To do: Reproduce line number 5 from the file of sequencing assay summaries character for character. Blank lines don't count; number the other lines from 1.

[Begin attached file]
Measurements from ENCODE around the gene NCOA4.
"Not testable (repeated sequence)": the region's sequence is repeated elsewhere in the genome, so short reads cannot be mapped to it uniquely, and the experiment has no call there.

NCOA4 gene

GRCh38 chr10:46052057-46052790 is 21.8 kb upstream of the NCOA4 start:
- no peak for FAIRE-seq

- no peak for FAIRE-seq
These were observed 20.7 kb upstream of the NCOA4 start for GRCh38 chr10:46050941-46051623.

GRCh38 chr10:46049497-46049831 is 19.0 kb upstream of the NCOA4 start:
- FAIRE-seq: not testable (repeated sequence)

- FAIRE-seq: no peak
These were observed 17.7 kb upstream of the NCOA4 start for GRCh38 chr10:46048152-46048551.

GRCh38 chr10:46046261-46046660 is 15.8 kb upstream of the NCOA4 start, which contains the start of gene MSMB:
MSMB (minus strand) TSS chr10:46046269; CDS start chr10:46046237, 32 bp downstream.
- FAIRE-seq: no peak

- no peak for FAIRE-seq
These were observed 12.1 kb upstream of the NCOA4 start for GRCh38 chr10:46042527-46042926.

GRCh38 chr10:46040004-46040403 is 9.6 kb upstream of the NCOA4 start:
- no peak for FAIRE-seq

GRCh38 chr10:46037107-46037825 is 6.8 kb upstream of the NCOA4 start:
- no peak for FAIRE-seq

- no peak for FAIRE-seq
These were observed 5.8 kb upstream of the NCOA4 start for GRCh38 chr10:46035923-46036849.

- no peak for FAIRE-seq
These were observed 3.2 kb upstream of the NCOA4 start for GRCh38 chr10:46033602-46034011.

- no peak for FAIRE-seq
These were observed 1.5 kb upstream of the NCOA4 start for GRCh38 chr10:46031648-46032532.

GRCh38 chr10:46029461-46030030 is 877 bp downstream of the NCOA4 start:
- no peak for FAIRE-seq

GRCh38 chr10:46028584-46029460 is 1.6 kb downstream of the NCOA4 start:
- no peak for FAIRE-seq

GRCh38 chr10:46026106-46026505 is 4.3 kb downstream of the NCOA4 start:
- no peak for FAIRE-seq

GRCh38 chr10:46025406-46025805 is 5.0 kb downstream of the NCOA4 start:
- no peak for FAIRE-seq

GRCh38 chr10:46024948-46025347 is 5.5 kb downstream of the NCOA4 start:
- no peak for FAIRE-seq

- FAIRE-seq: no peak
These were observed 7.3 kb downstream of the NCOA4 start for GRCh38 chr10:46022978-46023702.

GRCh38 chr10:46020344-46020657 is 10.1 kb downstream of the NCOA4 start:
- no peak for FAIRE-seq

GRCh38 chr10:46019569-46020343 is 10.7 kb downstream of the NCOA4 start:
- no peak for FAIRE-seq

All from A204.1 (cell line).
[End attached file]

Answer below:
- no peak for FAIRE-seq